• Kågesten A.
      • Gibbs S.
      • Blum R.W.
      • et al.
      Understanding factors that shape gender attitudes in early adolescence globally: A mixed-methods systematic review.
      ]. A potential explanation for this may be that girls who “act like boys” display masculine characteristics associated with power and dominance, while conversely boys who “act like girls” are generally not granted the same social acceptance because of the lower power or prestige associated with femininity traits and behaviors (e.g., gentleness, softness) [
      • Grant J.A.
      “Real boy” and not a sissy: Gender, childhood and masculinity, 1890–1940.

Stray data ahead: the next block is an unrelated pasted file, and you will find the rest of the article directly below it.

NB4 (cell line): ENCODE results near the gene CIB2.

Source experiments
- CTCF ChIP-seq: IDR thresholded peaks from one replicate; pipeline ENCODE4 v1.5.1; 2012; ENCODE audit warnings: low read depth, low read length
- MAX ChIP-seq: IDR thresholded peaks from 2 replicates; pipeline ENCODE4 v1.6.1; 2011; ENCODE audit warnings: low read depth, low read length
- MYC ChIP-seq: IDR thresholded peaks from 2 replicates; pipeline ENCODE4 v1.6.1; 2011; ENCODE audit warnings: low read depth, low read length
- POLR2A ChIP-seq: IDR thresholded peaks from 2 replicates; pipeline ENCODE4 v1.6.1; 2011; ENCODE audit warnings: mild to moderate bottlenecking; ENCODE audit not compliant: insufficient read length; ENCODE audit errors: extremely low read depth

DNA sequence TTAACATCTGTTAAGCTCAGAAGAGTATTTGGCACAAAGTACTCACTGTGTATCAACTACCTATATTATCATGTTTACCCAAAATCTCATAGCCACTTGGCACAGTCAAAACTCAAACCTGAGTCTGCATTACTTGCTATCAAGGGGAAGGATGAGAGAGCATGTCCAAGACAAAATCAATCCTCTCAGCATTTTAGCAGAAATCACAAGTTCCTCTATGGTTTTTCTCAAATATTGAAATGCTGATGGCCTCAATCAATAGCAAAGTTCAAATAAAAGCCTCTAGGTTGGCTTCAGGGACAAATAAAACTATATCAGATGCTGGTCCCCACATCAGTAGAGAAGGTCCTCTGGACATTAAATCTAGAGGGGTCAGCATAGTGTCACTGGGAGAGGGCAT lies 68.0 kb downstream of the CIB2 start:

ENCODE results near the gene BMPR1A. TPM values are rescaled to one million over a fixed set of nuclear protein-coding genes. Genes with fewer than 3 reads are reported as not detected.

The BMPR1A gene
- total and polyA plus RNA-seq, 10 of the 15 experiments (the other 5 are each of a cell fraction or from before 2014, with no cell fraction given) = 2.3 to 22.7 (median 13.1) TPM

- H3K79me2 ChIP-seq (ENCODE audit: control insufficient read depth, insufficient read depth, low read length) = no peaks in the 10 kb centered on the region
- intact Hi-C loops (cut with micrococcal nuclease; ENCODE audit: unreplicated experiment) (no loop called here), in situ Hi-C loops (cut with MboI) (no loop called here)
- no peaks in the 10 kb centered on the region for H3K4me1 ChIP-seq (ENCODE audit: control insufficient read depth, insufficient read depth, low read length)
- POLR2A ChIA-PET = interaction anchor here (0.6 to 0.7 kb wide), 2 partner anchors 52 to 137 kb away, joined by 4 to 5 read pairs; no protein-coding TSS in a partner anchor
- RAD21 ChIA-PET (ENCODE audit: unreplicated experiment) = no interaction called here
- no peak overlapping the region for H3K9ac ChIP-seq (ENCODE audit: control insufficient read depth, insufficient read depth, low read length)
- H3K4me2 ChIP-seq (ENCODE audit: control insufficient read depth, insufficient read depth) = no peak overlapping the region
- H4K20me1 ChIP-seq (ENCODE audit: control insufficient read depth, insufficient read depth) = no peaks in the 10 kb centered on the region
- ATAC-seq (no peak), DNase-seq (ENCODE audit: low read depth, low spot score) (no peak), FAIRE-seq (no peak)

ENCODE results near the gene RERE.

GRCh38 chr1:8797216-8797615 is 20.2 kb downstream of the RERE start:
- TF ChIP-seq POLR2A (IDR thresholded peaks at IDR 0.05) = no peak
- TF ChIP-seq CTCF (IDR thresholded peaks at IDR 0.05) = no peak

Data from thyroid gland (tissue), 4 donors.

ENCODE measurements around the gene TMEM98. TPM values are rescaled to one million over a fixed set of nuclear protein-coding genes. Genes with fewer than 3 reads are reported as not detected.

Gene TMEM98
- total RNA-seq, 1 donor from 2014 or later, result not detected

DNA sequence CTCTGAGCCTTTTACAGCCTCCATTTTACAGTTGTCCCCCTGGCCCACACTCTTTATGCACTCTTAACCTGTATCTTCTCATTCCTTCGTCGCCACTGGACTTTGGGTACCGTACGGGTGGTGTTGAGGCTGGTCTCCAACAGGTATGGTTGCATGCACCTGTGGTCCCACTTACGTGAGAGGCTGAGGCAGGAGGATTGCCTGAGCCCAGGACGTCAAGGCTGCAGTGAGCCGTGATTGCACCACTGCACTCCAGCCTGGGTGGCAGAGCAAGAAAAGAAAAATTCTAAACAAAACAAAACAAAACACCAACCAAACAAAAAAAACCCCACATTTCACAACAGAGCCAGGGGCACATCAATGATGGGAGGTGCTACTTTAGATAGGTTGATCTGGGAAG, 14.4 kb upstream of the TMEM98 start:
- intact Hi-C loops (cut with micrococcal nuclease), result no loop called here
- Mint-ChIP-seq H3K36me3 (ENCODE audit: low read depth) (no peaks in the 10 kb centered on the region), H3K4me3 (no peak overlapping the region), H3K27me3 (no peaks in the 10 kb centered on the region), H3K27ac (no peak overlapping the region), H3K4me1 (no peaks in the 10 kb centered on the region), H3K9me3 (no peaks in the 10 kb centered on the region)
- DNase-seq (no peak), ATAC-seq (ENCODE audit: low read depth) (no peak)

]. Interestingly, conversations and efforts to increase gender equity or gender equality often refer to the need for girls and women to become more like boys and men than the other way around (see, e.g., Sheryl Sandberg's Lean In) [
      • Sandberg S.
      Lean in: Women, work, and the will to lead..
      ]. It has been acknowledged by literature that promoting and privileging masculine traits (e.g., violence, risk-taking, substance use) may bring negative health and social consequences to both boys and girls [
      • Berenbaum S.A.
      • Blakemore J.E.O.
      • Beltz A.M.
      A role for biology in genderrelated behavior.
      ,
      • Blakemore J.E.O.
      Children’s beliefs about violating gender norms: Boys shouldn’t look like girls, and girls shouldn’t act like boys.
      ]. Previous studies have shown how young men may face peer pressure to engage in unprotected sexual relationship in order to prove their manliness and sexual prowess [
      • Pulerwitz J.
      • Michaelis A.
      • Verma R.
      • et al.
      Addressing gender dynamics and engaging men in HIV programs: Lessons learned from Horizons research.